Red Knots – The Dilemma

I received this request from Audubon begging for money to help the Red Knot. A worthy cause, but it’s equally as important to make the situation more widely known too.


The 20,000-mile migration of the Red Knot — a sandpiper that finds sustenance and shelter in places as diverse as the Jersey Shore, the Arctic Circle, and the Strait of Magellan — is an awe-inspiring demonstration of the interconnectedness of all life.  Equally clear is the devastating impact of climate change, a far-reaching ripple effect that threatens the Red Knot’s very existence.

The Red Knot is struggling to adapt to the challenge of a warming world. As winters in the Arctic have grown shorter, its insects are hatching earlier. But the Red Knot is not adjusting. By the time its chicks hatch, fewer insects are available. Because they can’t eat enough, the birds end up stunted, with smaller bills.

A recent study found that the Siberian-breeding Red Knots arriving in West Africa, the end of their southward migratory journey, have shrunk by 15% over the past 30 years. The smaller juveniles with shorter beaks cannot dig deep enough to eat their regular diet of energy-rich clams. So they turn to seagrass roots and other less nutritious food sources, which are easier to reach. As a result, they are weaker — and much more likely to die.”

Regardless of the hyperbole associated with begging messages, the Red Knot truly has an increasingly tenuous hold on survival. What the message above fails to emphasise though are:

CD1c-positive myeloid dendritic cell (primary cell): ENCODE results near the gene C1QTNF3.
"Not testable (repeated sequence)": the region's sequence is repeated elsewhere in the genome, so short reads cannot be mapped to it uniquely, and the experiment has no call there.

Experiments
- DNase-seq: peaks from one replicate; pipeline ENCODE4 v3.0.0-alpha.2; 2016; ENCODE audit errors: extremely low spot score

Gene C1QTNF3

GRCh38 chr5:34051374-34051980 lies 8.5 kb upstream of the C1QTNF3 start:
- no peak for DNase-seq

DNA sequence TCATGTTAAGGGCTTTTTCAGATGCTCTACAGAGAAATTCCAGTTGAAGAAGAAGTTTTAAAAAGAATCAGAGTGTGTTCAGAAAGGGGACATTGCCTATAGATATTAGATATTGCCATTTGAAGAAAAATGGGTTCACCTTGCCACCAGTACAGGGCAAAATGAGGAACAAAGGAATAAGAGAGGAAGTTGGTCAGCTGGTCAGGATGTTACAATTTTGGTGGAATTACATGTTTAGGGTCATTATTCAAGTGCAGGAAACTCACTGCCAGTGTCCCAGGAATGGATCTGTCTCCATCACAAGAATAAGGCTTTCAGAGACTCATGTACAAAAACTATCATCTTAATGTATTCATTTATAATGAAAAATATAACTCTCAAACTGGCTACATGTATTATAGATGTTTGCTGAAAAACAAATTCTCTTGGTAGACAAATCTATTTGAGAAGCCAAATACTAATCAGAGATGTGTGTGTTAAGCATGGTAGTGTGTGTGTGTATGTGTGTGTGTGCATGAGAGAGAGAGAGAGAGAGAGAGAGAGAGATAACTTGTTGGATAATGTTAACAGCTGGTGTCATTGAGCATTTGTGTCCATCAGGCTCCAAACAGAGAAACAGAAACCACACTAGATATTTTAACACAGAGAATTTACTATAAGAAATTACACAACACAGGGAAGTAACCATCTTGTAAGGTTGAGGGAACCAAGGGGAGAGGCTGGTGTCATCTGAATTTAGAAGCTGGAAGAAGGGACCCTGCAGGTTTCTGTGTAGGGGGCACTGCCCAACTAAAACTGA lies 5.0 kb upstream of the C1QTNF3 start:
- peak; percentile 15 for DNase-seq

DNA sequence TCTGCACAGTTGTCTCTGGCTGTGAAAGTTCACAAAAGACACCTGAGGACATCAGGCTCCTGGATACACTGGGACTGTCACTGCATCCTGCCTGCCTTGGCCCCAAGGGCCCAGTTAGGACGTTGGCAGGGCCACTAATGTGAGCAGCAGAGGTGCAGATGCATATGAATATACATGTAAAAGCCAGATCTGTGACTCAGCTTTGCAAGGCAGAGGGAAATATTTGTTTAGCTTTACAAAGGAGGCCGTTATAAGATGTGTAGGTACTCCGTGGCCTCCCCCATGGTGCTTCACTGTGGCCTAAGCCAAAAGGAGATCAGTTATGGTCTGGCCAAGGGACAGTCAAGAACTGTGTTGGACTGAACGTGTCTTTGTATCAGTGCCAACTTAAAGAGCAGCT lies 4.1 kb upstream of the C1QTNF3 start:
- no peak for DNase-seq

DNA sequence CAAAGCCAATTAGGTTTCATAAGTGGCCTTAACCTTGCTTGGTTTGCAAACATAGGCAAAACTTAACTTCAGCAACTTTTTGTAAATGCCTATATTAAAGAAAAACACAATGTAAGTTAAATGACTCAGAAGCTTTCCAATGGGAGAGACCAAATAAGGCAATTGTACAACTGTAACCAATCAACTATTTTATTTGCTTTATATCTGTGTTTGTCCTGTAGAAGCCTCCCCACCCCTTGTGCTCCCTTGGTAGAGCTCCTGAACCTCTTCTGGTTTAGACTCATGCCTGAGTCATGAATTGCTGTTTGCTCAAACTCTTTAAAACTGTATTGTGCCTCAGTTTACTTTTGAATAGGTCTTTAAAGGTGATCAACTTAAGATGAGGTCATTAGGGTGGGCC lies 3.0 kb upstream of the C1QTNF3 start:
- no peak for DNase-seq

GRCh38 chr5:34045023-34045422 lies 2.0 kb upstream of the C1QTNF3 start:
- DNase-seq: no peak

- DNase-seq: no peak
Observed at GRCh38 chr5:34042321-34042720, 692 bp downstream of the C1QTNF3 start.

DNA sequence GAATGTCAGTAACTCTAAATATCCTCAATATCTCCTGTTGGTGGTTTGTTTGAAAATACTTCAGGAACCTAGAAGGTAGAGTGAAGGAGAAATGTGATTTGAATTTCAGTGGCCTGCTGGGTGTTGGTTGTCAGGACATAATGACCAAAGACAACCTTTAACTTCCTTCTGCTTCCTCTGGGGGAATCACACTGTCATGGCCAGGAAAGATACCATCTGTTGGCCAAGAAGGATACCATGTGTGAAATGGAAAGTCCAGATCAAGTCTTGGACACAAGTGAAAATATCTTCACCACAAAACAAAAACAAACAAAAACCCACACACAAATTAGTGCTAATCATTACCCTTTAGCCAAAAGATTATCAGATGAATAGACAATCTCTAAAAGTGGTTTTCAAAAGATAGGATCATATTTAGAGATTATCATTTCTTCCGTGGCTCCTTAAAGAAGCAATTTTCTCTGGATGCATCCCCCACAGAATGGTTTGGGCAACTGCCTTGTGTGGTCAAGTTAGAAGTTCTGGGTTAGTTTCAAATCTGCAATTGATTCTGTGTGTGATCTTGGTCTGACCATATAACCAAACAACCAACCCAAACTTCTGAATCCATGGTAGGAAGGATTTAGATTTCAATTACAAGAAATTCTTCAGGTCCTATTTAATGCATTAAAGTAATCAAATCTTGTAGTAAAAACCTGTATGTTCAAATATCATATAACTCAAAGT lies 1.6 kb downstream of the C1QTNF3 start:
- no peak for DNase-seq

1. the long-acknowledged crisis of loss of their migration feeding grounds on the eastern seaboard (“east coast” to the rest of the world) of the US at Delaware Bay. This article explains.
  2. The effects of climate change on breeding

Audubon itself comprehensively highlighted the plight of the Red Knot in this article entitled:

Climate-Threatened Birds

Red Knots Are Battling Climate Change—On Both Ends of the Earth

The tiny, threatened bird is an omen for how devastating ocean acidification can be.

You can read the article here

So…why isn’t the whole picture mentioned in more detail in this appeal?

If you want to donate then you can do so here but if not (and I’m not plugging the appeal), then please put the plight of the Red Knot into the public domain. That is equally as important. The more people that know, the better protection the birds will receive.

Video of Red Knots courtesy of

About starrywazzoh

I'm a birder in Western Europe (UK, France & Spain) and Central Asia, with occasional visits elsewhere. Birding is my principal hobby and I dedicate as much time around work and other commitments.
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5 Responses to Red Knots – The Dilemma

  1. leggypeggy says:

    Such a sad state of affairs.

    Liked by 1 person

  2. mukul chand says:

    wonderful post

    Liked by 1 person

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